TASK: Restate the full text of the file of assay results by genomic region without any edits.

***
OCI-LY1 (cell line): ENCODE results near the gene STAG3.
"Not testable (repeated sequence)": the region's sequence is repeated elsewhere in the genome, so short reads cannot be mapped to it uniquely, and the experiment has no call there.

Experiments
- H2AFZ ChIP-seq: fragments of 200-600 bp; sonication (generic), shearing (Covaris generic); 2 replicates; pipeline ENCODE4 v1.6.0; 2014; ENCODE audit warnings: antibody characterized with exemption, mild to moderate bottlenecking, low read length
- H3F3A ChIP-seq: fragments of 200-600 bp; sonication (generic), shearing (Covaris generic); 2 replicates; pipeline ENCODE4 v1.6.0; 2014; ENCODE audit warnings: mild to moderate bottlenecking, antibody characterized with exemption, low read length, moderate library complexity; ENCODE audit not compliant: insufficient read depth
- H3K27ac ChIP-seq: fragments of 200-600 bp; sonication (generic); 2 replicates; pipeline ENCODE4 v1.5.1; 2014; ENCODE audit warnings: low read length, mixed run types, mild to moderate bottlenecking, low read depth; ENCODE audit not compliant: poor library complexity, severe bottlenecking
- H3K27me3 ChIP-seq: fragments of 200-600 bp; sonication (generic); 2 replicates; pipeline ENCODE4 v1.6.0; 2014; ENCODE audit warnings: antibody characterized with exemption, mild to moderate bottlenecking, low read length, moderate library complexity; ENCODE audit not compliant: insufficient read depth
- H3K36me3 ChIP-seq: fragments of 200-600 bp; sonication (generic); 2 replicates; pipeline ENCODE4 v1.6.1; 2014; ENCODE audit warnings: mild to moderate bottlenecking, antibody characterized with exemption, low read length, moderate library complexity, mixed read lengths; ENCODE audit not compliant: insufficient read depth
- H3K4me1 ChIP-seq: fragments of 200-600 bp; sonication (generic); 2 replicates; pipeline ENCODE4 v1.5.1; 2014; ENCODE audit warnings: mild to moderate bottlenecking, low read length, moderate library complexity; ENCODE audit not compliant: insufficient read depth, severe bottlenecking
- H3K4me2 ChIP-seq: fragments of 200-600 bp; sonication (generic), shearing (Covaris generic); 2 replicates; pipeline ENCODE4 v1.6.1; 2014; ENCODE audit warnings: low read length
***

OCI-LY1 (cell line): ENCODE results near the gene STAG3.
"Not testable (repeated sequence)": the region's sequence is repeated elsewhere in the genome, so short reads cannot be mapped to it uniquely, and the experiment has no call there.

Experiments
- H2AFZ ChIP-seq: fragments of 200-600 bp; sonication (generic), shearing (Covaris generic); 2 replicates; pipeline ENCODE4 v1.6.0; 2014; ENCODE audit warnings: antibody characterized with exemption, mild to moderate bottlenecking, low read length
- H3F3A ChIP-seq: fragments of 200-600 bp; sonication (generic), shearing (Covaris generic); 2 replicates; pipeline ENCODE4 v1.6.0; 2014; ENCODE audit warnings: mild to moderate bottlenecking, antibody characterized with exemption, low read length, moderate library complexity; ENCODE audit not compliant: insufficient read depth
- H3K27ac ChIP-seq: fragments of 200-600 bp; sonication (generic); 2 replicates; pipeline ENCODE4 v1.5.1; 2014; ENCODE audit warnings: low read length, mixed run types, mild to moderate bottlenecking, low read depth; ENCODE audit not compliant: poor library complexity, severe bottlenecking
- H3K27me3 ChIP-seq: fragments of 200-600 bp; sonication (generic); 2 replicates; pipeline ENCODE4 v1.6.0; 2014; ENCODE audit warnings: antibody characterized with exemption, mild to moderate bottlenecking, low read length, moderate library complexity; ENCODE audit not compliant: insufficient read depth
- H3K36me3 ChIP-seq: fragments of 200-600 bp; sonication (generic); 2 replicates; pipeline ENCODE4 v1.6.1; 2014; ENCODE audit warnings: mild to moderate bottlenecking, antibody characterized with exemption, low read length, moderate library complexity, mixed read lengths; ENCODE audit not compliant: insufficient read depth
- H3K4me1 ChIP-seq: fragments of 200-600 bp; sonication (generic); 2 replicates; pipeline ENCODE4 v1.5.1; 2014; ENCODE audit warnings: mild to moderate bottlenecking, low read length, moderate library complexity; ENCODE audit not compliant: insufficient read depth, severe bottlenecking
- H3K4me2 ChIP-seq: fragments of 200-600 bp; sonication (generic), shearing (Covaris generic); 2 replicates; pipeline ENCODE4 v1.6.1; 2014; ENCODE audit warnings: low read length